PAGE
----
Great Marketing Content Doesn’t Necessarily Lead To Sales, Anymore : Under30CEO Great Marketing Content Doesn’t Necessarily Lead To Sales, Anymore : Under30CEO
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Great Marketing Content Doesn’t Necessarily Lead To Sales, Anymore

| December 21, 2011 | 4 Comments

dos equis ad campaign

You may be thinking to yourself, well that title can’t be correct, I can think of a dozen campaigns off the top of my head that had great content, how can it not lead to a sale?  The truth is that just because you laughed at an ad or you remember it when you look at the product in the store, it doesn’t necessarily mean your going to buy that product when faced with a purchase decision.  I’m going to focus the conversation on one industry in general that has been struggling to stay alive and that’s the beer industry.  In today’s society it goes beyond having great content to get a sale, this is not the Mad Men era of the 60’s where all it took was a great commercial.

Riddled with intense competition, the beer industry which is filled with notably buzz worthy ads has been failing to deliver.  In the 52 weeks ending in August 2011, in store case sales were down 1.5% while spirit sales were up 3.2% as a whole in the same period.  Take Coors Light and Bud Light for example, you all know the campaign where Coors dubs in over coaches speeches consumers asking questions about the beer but has this made you buy it when you were in the store?  I know for me when I see Coors and point out one of their marketing tactics like, hey look we can go window shopping but then walk past the beer and select another one.  They’ve obtained mind share but not a sale from me and I’m sure many of you could say the same.

Now lets look at Bud Light, which some people wait with bated breath for their infamous Super Bowl commercials.  Flash back to the 2009 Super Bowl and you may remember the ad where there is a bunch of people sitting in an office trying to figure out how to cut costs.  One guy suggests eliminating bringing Bud Light to all of the meetings and he gets thrown out of the window because of it.  The ad was received with praise but at the end of the day Bud Light didn’t take any market share away from Coors or Miller Light.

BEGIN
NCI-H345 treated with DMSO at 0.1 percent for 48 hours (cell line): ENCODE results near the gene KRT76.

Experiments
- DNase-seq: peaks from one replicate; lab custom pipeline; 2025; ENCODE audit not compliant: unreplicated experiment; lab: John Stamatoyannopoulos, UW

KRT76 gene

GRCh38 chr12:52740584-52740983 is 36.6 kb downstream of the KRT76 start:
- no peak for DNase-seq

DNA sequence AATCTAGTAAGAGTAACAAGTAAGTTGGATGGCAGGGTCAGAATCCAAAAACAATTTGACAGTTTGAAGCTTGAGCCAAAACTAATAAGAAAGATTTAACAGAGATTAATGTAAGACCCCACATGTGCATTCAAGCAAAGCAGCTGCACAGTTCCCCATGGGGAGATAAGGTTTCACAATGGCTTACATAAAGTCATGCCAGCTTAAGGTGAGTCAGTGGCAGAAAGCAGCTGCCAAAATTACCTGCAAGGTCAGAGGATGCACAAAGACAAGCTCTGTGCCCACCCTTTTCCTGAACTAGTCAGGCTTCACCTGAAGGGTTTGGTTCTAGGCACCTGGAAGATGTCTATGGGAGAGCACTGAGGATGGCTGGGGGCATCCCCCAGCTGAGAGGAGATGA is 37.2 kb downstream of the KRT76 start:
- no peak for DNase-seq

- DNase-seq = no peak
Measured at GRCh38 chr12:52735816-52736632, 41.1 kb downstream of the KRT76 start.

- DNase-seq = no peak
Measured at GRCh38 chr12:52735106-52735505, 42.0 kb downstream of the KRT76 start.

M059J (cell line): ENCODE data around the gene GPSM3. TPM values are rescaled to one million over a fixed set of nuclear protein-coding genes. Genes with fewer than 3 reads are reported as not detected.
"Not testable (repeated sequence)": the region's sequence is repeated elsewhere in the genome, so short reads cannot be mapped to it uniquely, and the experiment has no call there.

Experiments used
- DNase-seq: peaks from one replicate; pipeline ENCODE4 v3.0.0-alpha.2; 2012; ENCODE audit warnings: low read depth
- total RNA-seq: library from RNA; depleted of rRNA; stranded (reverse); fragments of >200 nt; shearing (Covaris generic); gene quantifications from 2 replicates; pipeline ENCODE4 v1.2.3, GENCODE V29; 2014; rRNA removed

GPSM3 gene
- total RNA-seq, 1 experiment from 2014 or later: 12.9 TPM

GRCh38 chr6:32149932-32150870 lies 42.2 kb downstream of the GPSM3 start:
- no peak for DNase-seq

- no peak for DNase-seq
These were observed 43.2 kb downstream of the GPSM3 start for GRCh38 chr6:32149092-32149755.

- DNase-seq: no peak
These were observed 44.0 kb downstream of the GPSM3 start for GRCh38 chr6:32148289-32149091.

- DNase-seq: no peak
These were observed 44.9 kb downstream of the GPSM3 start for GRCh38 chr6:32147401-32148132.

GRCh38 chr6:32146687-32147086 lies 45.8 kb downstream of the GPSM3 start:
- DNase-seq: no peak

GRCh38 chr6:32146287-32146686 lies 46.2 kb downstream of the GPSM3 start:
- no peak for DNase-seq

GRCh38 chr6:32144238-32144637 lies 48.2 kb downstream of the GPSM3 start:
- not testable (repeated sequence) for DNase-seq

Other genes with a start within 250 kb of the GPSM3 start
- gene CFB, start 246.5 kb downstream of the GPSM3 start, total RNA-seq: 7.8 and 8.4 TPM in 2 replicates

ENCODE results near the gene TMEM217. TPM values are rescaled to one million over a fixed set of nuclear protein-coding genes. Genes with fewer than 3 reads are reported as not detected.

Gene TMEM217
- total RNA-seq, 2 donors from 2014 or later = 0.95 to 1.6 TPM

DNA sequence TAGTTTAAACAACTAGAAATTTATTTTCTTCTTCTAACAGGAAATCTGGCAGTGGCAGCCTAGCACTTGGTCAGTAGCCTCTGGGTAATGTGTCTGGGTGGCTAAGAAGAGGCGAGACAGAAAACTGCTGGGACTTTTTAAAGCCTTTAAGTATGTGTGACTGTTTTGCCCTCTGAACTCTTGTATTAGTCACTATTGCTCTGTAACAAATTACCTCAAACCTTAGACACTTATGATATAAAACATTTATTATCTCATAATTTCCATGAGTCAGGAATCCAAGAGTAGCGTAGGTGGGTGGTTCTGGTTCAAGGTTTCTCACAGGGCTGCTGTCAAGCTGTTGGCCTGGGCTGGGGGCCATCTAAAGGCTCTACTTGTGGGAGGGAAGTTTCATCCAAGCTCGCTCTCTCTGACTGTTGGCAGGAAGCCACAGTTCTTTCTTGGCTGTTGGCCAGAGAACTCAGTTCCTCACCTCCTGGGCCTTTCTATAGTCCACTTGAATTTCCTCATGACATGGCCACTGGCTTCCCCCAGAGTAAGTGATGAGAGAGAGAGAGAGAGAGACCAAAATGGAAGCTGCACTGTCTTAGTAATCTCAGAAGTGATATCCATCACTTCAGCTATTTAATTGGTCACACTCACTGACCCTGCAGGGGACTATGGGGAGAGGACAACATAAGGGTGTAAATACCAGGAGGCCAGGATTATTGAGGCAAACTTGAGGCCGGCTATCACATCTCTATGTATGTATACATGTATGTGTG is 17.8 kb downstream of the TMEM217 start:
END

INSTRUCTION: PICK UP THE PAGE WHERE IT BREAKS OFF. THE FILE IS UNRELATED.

Sticking with the beer industry, there is one brand that seems to have it all figured out, Dos Equis.  Their most interesting man in the world campaign has been received with not only buzz but an increase in sales as well.  In a time when the imported beer sales were down 4% in the United States Dos Equis sales increased by 22%!  Now that is great content that lead to sales, but how?  Dos Equis has been running this campaign from 2006 that’s a long time in the ad world to be sticking with one campaign.

Here’s the secret behind the campaigns success and how you can turn great content into sales.  They took what was amazing content that had people talking about it all over the place and kept the buzz going through new age outlets.  He went viral, he went social, he took on a persona every man yearns to be.  Best of all Dos Equis doesn’t just solely promote drinking beer because at the end of every segment he says, “I don’t always drink beer, but when I do I prefer Dos Equis.”  Brilliant!  The campaign is stacked with witty one-liners you hear people reciting to one another.  The Dos Equis website is tailored around this man with interactive features and clips of all the viral videos and ads they have associated with the campaign.  This campaign hit a successful 360 degree approach to marketing and branding encompassing, TV, print, viral, social, and lastly buzz and word of mouth marketing.

The Elements of Turning Great Content Into Sales:

  1. Great Content – without great content or something buzz worthy you’re not getting anyone to talk about your brand.
  2. Distribute the content across several mediums TV, print, viral and social media – in this day and age you cant rely on just one medium to make an impact you have to spread your efforts out across varying platforms.
  3. Word of Mouth and Buzz Marketing – lastly you need to get people talking, they can be your best friend or your worst nightmare but lets shoot for them to be your friends it will make you a lot of money at the end of the day.